- n. the ancient Roman state from 509 BC until Augustus assumed power in 27 BC; was governed by an elected Senate but dissatisfaction with the Senate led to civil wars that culminated in a brief dictatorship by Julius Caesar
“There are excellent introductory essays in Nathan Rosenstein and Robert Morstein-Marx, A Companion to the Roman Republic Malden, Mass., and Oxford: Blackwell, 2006.”
“A lively and accessible overview is Philip Matyszak, Chronicle of the Roman Republic London: Thames & Hudson, 2003.”
“A classic and more detailed alternative is Thomas Rice Holmes, The Roman Republic and the Founder of the Empire, 3 vols.”
“After the expulsion of Tarquinius Superbus, Octavius Manilius, the tyrant of Tusculum, and son-in-law of Tarquinius, roused the Latin communes against the Roman Republic (507 B. C.); they were routed, however, at the battle of Lake Regillus (496 B. C.).”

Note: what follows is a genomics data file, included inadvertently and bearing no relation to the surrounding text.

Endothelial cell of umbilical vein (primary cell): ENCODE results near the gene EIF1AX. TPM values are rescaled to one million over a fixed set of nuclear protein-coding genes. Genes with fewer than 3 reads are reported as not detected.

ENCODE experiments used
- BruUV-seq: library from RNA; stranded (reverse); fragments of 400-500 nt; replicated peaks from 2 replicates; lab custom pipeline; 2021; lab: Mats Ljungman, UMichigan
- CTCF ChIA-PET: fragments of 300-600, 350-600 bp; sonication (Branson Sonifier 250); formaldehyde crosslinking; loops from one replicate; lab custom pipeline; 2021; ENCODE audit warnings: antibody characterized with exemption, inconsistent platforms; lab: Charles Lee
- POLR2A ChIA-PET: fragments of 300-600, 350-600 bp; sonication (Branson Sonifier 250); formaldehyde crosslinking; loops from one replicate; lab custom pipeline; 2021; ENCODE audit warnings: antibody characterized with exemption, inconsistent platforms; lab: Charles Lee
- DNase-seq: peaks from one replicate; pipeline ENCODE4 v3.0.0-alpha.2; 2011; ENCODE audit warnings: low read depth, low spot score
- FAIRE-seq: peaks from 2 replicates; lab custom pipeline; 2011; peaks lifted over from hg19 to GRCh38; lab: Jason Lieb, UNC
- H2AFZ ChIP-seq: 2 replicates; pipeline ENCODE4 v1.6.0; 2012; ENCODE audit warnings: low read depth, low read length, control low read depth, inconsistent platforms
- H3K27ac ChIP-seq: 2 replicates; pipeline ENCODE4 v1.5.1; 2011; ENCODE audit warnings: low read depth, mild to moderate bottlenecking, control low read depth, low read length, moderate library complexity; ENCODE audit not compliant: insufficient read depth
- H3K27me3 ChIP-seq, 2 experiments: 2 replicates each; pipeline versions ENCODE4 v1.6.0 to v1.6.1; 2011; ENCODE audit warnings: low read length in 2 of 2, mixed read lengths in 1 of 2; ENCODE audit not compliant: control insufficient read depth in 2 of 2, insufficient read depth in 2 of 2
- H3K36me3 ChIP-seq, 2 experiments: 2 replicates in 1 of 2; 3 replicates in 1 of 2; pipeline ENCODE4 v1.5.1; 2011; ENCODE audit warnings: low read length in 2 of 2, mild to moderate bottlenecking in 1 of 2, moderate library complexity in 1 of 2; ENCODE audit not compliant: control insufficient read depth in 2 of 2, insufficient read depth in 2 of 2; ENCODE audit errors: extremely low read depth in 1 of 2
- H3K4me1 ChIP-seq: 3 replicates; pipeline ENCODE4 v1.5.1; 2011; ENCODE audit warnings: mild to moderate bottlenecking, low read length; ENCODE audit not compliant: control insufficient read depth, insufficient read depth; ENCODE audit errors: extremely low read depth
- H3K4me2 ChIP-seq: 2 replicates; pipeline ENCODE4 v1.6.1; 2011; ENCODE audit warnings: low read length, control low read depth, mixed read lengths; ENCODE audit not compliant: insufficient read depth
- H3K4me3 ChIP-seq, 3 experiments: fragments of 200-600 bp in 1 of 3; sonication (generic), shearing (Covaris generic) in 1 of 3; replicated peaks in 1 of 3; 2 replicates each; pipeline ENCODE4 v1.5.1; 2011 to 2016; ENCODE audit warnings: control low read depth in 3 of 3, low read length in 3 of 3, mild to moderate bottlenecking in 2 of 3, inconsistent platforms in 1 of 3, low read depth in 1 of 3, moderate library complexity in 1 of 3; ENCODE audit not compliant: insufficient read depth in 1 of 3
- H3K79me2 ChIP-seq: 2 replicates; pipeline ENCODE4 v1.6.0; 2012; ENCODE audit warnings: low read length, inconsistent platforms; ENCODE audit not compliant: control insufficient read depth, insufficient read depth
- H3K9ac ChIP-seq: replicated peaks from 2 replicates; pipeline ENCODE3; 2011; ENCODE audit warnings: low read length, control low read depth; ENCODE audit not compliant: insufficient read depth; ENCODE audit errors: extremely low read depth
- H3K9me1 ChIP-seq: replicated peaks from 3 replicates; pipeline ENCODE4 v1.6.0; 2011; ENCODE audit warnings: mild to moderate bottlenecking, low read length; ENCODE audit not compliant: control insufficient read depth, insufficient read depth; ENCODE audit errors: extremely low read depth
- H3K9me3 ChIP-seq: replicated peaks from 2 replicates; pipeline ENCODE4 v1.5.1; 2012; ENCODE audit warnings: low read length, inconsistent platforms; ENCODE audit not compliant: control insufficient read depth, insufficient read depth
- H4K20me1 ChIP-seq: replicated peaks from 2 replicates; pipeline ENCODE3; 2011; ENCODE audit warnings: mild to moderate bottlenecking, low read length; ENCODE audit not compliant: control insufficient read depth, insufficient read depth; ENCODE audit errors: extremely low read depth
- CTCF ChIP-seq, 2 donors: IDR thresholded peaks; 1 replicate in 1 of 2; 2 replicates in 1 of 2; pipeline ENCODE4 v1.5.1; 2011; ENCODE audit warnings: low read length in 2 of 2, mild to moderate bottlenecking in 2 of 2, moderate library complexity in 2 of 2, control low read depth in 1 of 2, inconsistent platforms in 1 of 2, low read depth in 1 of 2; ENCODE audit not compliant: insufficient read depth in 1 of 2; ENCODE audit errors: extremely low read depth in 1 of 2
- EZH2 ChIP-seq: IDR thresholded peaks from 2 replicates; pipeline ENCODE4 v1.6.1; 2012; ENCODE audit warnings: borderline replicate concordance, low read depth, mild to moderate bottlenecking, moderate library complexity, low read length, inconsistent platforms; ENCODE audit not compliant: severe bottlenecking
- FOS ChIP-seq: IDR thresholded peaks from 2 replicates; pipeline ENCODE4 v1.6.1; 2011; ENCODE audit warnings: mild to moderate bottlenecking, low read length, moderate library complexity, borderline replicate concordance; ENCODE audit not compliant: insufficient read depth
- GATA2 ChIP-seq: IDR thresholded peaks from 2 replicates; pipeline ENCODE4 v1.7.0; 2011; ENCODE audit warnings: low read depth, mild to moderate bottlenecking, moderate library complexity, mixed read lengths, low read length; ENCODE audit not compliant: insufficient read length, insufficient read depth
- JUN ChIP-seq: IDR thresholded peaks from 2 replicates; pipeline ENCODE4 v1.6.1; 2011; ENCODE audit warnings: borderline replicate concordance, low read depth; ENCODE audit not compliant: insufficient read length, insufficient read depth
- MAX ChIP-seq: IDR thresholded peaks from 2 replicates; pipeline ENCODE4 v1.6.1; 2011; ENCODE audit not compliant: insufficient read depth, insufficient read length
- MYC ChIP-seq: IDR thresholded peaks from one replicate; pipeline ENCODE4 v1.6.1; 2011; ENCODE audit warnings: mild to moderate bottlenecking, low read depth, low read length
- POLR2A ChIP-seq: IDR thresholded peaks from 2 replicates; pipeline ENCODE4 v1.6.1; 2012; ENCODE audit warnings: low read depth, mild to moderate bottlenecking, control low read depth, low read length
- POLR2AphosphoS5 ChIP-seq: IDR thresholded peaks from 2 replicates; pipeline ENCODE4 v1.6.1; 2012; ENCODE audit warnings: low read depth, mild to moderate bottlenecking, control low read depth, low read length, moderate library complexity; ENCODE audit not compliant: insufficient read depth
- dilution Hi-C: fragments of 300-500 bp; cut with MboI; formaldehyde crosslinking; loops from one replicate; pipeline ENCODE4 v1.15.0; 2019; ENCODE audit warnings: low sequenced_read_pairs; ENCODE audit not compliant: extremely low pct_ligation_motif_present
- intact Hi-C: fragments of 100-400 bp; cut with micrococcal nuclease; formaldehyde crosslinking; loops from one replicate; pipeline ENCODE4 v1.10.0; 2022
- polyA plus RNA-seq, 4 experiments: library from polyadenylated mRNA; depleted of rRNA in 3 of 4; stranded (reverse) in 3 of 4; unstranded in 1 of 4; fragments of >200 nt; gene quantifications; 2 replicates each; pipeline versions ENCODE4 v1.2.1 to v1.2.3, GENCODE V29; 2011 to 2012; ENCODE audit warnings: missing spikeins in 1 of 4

“Tom Holland offers a vivid account of the final decades of the Roman Republic in Rubicon: The Last Years of the Roman Republic New York: Anchor, 2005.”
“Allen Mason Ward, Marcus Crassus and the Late Roman Republic Columbia: University of Missouri Press, 1977, esp. pp. 8398, ch.”
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